“Crete, unfortunately, made more history than it can consume locally,” Saki once wrote. The same can be said about the University of Oxford. Perhaps England’s last struggling bastion of meritocracy and intellectual hierarchy, Oxford is lately under relentless attack from equity activists trying to install affirmative action, and historical revisionists and ideologues trying to wreck Western canon in the name of ‘decolonization.’
I was invited at Christ Church College to take part in a private and secret colloquium and roundtable (a lot of the participants didn’t want their name and photos out because their careers might be jeopardized), on colonialism and imperialism. The chief speaker was Portland State professor Bruce Gilley, whose article argued that colonialism was much more nuanced than presented in modern Marxist and post-colonial discourses, and was then predictably retracted by Third World Quarterly, after protests by social justice activists. Somewhat similarly, at Oxford, professor Nigel Biggar was targeted immediately after his project “Ethics and Empire” was launched.
The colloquium itself went smoothly without protests perhaps because it was a secret, with no social media promotion. I had an opportunity to ask professor Biggar why he chose to organize the colloquium in secret and if this is the future of academia. What follows is an edited transcript of our discussion.
Sumantra Maitra: How severe was the backlash you faced after deciding on your project and how did that start? Is it over or still going? Do you feel targeted?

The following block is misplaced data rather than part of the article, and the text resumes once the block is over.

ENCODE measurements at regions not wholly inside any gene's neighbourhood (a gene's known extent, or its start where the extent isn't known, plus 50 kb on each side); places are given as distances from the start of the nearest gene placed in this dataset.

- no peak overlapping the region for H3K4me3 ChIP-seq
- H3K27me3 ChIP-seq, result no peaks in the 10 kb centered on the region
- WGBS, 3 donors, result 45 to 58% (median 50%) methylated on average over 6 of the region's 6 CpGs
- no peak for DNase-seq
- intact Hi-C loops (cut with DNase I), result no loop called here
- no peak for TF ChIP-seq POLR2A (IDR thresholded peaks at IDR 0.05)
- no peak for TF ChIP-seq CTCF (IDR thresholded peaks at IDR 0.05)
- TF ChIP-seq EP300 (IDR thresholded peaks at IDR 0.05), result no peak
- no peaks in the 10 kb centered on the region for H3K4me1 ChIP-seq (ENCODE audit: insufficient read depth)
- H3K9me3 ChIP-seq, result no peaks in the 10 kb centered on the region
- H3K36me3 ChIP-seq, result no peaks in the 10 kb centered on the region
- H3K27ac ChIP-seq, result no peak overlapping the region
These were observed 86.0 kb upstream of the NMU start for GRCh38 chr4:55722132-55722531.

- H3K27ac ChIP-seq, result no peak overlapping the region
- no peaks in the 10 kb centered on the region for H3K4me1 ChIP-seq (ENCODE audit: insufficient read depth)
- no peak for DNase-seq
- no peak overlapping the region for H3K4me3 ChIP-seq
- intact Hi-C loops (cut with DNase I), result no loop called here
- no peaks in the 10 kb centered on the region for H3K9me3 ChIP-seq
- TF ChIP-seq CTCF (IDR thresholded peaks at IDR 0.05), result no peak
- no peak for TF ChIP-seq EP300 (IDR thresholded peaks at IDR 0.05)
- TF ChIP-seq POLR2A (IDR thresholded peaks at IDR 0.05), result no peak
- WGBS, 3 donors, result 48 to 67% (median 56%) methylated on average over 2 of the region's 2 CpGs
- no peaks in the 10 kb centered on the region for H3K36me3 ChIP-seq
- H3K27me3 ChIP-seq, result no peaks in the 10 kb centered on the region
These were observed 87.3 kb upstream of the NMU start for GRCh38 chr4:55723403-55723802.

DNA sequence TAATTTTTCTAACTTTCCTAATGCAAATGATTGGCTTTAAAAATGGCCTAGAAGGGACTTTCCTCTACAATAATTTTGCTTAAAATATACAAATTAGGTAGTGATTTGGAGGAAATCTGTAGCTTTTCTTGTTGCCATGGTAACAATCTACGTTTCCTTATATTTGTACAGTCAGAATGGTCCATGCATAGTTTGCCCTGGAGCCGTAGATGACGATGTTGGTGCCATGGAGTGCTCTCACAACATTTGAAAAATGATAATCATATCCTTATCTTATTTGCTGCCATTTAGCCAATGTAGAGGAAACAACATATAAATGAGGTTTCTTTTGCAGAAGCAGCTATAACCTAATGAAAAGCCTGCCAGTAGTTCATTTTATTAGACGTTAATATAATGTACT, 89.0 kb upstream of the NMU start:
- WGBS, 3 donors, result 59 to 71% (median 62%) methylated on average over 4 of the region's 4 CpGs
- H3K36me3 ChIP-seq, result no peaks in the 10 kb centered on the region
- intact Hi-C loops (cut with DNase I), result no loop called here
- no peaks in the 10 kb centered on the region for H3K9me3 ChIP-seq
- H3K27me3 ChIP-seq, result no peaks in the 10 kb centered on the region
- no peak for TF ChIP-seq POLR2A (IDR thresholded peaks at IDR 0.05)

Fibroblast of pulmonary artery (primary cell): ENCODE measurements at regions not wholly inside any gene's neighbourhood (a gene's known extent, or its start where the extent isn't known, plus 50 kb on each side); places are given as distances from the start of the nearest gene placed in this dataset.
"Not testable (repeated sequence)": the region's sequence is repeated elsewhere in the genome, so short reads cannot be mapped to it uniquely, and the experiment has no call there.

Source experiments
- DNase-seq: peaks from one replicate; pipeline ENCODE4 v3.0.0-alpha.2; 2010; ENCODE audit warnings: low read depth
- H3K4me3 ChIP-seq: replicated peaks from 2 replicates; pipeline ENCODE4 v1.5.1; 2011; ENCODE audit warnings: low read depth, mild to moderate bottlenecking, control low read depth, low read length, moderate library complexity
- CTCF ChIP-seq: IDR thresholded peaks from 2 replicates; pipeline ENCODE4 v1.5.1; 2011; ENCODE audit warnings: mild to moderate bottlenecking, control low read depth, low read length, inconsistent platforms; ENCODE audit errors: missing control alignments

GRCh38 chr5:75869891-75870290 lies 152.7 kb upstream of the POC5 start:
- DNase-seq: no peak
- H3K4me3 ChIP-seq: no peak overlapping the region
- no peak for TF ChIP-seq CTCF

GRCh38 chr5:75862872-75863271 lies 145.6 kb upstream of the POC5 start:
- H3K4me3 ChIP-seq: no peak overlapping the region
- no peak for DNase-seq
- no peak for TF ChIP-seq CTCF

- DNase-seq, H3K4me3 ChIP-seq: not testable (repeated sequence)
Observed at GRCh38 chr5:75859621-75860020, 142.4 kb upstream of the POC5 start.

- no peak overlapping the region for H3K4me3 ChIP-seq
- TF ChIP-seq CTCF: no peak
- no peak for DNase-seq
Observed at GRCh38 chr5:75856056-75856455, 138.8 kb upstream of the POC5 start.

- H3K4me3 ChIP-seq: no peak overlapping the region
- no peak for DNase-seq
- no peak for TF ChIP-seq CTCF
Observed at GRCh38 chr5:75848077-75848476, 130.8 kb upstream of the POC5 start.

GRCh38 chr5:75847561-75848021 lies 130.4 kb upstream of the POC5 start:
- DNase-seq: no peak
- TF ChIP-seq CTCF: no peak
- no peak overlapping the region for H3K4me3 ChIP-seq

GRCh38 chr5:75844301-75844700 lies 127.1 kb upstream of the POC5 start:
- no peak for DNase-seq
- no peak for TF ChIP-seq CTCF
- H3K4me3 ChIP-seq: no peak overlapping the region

Professor Nigel Biggar: In late November 2017 I published an article in which I argued that the British should feel both guilt and pride over their imperial past, and a week or so later in early December I mounted on the website of the McDonald Centre for Theology, Ethics, and Public Life a description of the ‘Ethics and Empire’ project that had been launched the previous July.
Within days the first of three online denunciations were published, one of them signed by 58 more or less Oxford postcolonialist colleagues, some historians, many not. Shortly before the Oxford denunciation was published, my main historian-collaborator in the project suddenly resigned (as, later, did another historian). Very oddly, not one of the denunciations attacked him, even though he is an eminent historian of empire, global as well as British, and even though the project was conceived with him from the beginning. All the criticism was directed at me. Some of the criticism involved reasons (albeit poor and confused ones), much of it (especially online) consisted of ad hominem attacks and lazy and promiscuous accusations of ‘racism’ and ‘white supremacism.’
In retrospect, there was more than a hint of panic about it, as if the critics were terrified of being found out. Since I have learned to block anyone on Twitter, who shows herself unwilling to engage in the give-and-take of reasoning, and inclined instead to repeat prejudices and indulge in personal abuse, I am blissfully unaware of how much my project continues to excite and obsess online colleagues. (I should add that we have kept an almost complete record of the row, and its international press coverage, on the website of the McDonald Centre in 3-4 ‘News’ items.)